Procurement Requirements for Water Efficiency (2010)

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This document includes an overview of the benefits of incorporating water efficiency measures in building design, specifications (flow rates etc) for water-efficient products and guidance on how facility managers can maintain and improve performance. This guidance is for those involved in: design and construction of new buildings; or management and refurbishment of existing buildings. It deals with reducing water use of “domestic-type” water fittings and appliances (i.e. toilets, taps, etc) by specifying target rates of consumption, and it provides model wording to use in your procurement documents. The wording can be copied or adapted as appropriate.

How can I ensure my building is efficient?

Effective building design, construction and management can deliver major savings in water use and the associated costs of energy, water supply and wastewater treatment. This can be achieved without compromising the performance and user acceptability of installed products.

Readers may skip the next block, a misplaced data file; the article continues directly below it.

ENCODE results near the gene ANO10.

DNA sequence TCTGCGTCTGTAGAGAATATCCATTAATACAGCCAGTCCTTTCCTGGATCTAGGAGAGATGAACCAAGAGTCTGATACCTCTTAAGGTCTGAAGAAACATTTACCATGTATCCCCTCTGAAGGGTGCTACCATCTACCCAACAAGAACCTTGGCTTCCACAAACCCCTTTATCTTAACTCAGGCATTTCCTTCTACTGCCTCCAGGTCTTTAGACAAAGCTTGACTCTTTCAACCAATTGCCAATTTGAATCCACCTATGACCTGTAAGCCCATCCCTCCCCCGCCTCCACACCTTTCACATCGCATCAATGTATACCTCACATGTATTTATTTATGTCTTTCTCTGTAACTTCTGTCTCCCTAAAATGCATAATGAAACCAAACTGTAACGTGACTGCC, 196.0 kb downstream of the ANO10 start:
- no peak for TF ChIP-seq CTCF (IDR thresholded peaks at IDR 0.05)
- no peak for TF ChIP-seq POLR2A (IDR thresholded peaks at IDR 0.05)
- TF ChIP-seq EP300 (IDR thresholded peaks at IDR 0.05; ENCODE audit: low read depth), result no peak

A proactive approach to water efficiency (outlined in Figure 1) needs to exert influence over:

  •   the design specifications applied to new construction (providing the potential); and
  •   the way in which a building is used, managed and maintained.Through the procurement process, some organisations will have control over both aspects (e.g. owner occupiers or developers who manage the common parts of their properties), while others will only have control of design and construction (e.g. developers) or operations (e.g. property managers). The guidance and model approaches presented here can be applied to each type of organisation.The model procurement wording is available to download at: www.wrap.org.uk/waterefficientprocurement. References to Government policy generally refer to policy in England, and pre-date the planned White Paper on water use in England (expected 2011).